Tuesday, August 26, 2014

What's In A Name?!

There seems to be a bit of confusion as to Alexander's name.  Lately, we've been having the same serious conversation with this kid over and over again, and, without fail, it goes like this.

"What's your name?"
"No, your name is Alex.  What's your name?"
"No, that's not right.  What's your name, Alex?"
"NO!  Is your name Alex?"
"Yeah... Andy!"

Like most things, I'd probably just ignore this incorrectly answered question and move on to asking other, more pertinent ones ("Where is the remote control?"  "Why does your FACE smell like PEE?"  "Do you have any blurred vision after falling on your head for the eighth time this week?"  "Did your or did you not lick that ice cube and then put it BACK in my drink?").  But the thing is, Alex is starting two year old preschool in a week, and I fear that his struggles with identifying himself may lead to one of four scenarios:

1. The teacher never being quite clear on who he is.

2. My suffering of parental shame when every other kid in his class is capable of announcing their own name.

3. The director pulling me aside and asking me to carefully recount all of Alex's head injuries for the past week.

4. My payment somehow getting misapplied.

And so I must try my best to drill the name ALEX into little Alex's adorable blond head.  Perhaps a rhyme might do the trick:

A is for Alex, that's super duper YOU!
L is for Lies, like saying you're Andrew!
E is for Empathy, you think this is a game-
X is X-tra candy- if you can say your NAME!


And yet, I wonder how the mix-up occurred in the first place.  Why does Alex think his name is Andy?  I can't quite shake the feeling that Alex believes that Andy is the name of the species to which he belongs.  Surely, Alex might be thinking, every little boy with stinky feet and a penchant for accepting bribes in exchange for barely decent behavior must be an Andy Sapien (which sounds a million times better than what I typed originally, ie., Homo Andy).  Alex doesn't think Andy is a name.  He thinks it's a being.  A creature.  A way of life.  And so, Alex is an Andy, naturally.

Or, Alex is hilariously and intelligently challenging how we perceive and react to the world and our roles within it.  Perhaps he has the soul of a modern day Shakespeare, doth protesting.  "What's in a name?  That which we call a rose / By any other name would smell as... Andy."

Of course, "Andy" is the word that Alex happens to say the most.  This is because he is a thoughtful, loving younger sibling.  If I offer Alex anything, he immediately asks for another one for Andy.  If Andy walks out of the room, Alex calls after him, begging to join.  If Alex wakes up and doesn't initially see his big brother, he inquires for him.  If Alex stumbles across an object that belongs to Andy (such as Little Teddy or Daddy's wallet), he identifies Andy as the owner and quickly moves to give him the item in question.  All day long, it's Andy, Andy, Andy.  It is true that Andy is always on the top of Alex's mind.  It's likely true that Alex wants to be Andy.  So when we ask the question, "What is your name?",  maybe it does make a bit of sense that the first name that comes to mind is-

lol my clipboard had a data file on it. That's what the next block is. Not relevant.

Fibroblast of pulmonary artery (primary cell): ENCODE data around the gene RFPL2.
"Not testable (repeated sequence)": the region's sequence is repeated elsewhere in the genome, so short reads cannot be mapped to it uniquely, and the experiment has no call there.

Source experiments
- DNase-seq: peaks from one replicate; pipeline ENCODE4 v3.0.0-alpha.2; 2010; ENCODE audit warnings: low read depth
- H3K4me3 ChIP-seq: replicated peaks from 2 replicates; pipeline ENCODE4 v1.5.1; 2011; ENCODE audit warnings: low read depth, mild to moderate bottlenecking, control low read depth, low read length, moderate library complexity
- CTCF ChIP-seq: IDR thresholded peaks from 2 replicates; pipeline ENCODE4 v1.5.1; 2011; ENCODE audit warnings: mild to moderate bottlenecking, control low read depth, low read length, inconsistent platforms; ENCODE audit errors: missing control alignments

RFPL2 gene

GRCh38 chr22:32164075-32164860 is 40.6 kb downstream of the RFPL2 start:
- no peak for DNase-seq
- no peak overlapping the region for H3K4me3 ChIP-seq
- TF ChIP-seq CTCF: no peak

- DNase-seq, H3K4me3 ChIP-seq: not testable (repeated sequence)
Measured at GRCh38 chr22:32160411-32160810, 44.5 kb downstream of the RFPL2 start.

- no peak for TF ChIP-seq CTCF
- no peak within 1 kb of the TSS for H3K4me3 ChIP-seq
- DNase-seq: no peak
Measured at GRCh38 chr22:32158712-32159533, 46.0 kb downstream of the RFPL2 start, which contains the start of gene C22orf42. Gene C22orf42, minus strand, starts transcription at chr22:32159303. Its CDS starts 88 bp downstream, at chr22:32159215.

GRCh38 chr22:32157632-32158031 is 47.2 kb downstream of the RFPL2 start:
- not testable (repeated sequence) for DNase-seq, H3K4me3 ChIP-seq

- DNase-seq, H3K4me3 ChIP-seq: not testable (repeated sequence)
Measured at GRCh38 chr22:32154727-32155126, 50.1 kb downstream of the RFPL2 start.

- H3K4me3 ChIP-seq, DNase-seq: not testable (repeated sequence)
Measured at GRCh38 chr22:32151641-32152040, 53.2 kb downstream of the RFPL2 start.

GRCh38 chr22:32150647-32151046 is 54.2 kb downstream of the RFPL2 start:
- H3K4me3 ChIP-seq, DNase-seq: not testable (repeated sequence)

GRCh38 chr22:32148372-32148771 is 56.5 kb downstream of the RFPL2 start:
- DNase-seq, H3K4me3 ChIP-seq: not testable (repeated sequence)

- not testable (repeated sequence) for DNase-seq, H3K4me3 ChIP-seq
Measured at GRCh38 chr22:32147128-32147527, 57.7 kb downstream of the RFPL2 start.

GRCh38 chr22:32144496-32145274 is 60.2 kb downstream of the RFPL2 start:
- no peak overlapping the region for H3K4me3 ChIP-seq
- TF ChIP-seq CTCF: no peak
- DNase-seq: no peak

I could psychoanalyze Alex and his Andy-fixation all day.  But the fact remains that we have one week to preschool, and I may likely be resorting to Plan B- having Alex wear a T-shirt onto which I adorn the following phrase in Sharpie.

Hello!  My name is ALEX, and tell your billing department that ALEX'S account is current and up to date!

Now, seriously, Alex.  Did you or did you not lick the ice cube in my drink?

Sunday, August 24, 2014

Movie Night!

The other night, when Chris had plans, I decided to let Andy and Alex stay up late.  I called it a "sleepover" and really hyped up the opportunity that I was presenting to them: a chance to come downstairs after bath time and watch a movie with Mommy instead of going to sleep.  They would be up past sundown for the first time since daylight savings began!  And yet they would probably still end up in their beds by the time other kids normally went down, as I know that my strict bedtime of seven-fifteen is probably, especially for Andy, a little ridiculous. But who are you to judge until you've spent all day with these hyper little monsters. I would, however, totally let Andy stay up later every night if not for the fact that Alex won't go to sleep without him.  And so, as history does dictate, the little, more annoying sibling ruins it once again for the older one.  Sorry, Andy.  I can't have that cannonball of a toddler bouncing around the house past seven fifteen.  I do have my sanity to maintain.